An Inside Look into Los Angeles-Based Illustrator- Kejun Zhao

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Kejun Zhao is a Chinese illustrator living in the US. She is passionate about painting and drawing and has enjoyed doing it since her early years. Zhao joined Shanghai University to pursue graphic design and equally polish her inborn talent. Immediately after college, Zhao relocated to the USA and enrolled at Syracuse University for her MFA – majoring in illustration. After that, she moved to Los Angeles as a full-time freelance illustrator and currently lives there. Zhao works both on commercial projects and her illustration series as an illustrator.

Zhao suggests that the most interesting part of illustrating is using painting/drawing skills to tell stories. “A picture is worth a thousand words.” The adept illustrator adopts her style to visualize and convey a feeling, a complicated idea, or a dramatic scene with practical use. Her illustrations are mostly adapted for paper media, the production industry, advertisement campaigns, etc. “Regardless of the type of illustration, the keyword is always story-telling, and that’s also a major difference between fine art painting and illustration. The illustration is always narrative, regardless of it being abstract or conceptual. Seeing ideas come true is always a great fun and accomplishment,” Zhao says.

Zhao’s career highlight is finding the balance between commercial needs, keeping her style simultaneously, and matching the class with various types of projects such as animation features, films, TV series, ad campaigns, etc. “The delicate part is keeping deadlines and delivery dates within the frame. When I’m drawing up my project, I endeavor to be as creative as I can. Sometimes, it entails going back and forth on composition, color, and more details.” shares Zhao. However, it is a little different when working on commercial illustrations, such as concept drawings and storyboards- the timeframe is more limited, as the style demands a more realistic approach since there’s a need to retain the likeness of the actors and actresses.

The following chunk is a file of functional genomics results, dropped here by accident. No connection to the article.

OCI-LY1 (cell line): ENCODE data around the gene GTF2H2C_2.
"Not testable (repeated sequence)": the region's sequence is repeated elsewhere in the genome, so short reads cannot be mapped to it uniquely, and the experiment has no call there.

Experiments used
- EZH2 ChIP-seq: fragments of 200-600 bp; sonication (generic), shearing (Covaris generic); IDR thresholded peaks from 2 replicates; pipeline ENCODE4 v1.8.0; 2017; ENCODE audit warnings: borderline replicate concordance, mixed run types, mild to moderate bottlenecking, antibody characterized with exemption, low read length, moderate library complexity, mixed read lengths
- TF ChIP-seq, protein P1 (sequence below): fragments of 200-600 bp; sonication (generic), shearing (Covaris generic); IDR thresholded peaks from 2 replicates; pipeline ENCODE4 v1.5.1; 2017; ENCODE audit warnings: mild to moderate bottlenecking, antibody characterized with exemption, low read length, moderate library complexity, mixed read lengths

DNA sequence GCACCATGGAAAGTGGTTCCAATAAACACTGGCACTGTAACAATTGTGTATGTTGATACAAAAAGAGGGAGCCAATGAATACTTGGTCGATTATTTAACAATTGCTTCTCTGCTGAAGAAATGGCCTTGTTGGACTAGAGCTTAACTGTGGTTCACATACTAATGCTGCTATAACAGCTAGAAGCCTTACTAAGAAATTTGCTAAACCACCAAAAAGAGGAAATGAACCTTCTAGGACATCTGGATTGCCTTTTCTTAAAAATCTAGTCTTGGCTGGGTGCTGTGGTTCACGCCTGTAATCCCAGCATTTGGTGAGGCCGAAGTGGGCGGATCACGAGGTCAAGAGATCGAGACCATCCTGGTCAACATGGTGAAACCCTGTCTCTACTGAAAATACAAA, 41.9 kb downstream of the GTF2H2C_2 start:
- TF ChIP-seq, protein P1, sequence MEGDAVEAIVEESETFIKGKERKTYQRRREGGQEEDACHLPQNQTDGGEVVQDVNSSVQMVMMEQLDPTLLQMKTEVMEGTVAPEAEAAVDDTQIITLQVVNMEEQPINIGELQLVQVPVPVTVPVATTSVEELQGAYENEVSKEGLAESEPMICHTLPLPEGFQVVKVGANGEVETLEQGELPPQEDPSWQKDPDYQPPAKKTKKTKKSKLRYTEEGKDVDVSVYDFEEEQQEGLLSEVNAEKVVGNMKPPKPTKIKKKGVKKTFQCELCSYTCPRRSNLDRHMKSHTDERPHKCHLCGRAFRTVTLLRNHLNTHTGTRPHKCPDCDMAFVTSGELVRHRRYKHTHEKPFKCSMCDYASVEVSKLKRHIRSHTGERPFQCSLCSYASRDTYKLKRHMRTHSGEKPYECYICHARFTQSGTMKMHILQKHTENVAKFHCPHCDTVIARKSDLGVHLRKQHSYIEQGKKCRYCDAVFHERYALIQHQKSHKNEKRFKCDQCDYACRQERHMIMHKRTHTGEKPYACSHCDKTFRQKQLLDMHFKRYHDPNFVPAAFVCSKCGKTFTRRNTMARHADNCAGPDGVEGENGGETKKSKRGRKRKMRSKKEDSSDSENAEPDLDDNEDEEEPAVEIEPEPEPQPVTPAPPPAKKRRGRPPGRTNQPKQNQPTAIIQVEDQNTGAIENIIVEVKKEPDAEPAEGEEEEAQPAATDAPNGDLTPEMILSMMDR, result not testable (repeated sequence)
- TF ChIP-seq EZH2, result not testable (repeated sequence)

An enthusiast artist, Zhao draws up more realistic characters and environments to keep the likeness and depict action and expression more clearly for commercial projects. Besides, she applies dramatic light to them to give the image a livelier atmosphere. But conversely, she somehow retains dramatic light but generalizes the shapes much more for her project. This way, it retains a more graphic style, inspired and influenced by art deco, with flowing lines, contrasting colors, exaggerated lights, generalized shapes, and patterned composition.

Although talented, Zhao struggled to build a unique style at the onset of her career. According to her, achieving this is a revelation of her personality, influenced by her lifestyle and mood and is projected to increase tremendously throughout her career. She tried various ways to speak for herself, learning different skills, attempting multiple painting tools and media, learning from other great artist’s works, and even reflecting deeply on herself until she gradually identified what she likes/is good at and then coined her style.

When asked about any important lesson she has learned along the way, Zhao quickly added, “While pursuing an art career is challenging, I believe that the path continually gets better only when you keep at it.” Being a force to reckon with in Los Angeles, Zhao aims to keep working in the entertainment industry, be a better storyboard and concept artist, and keep working on her book illustration series, “The Moth.”

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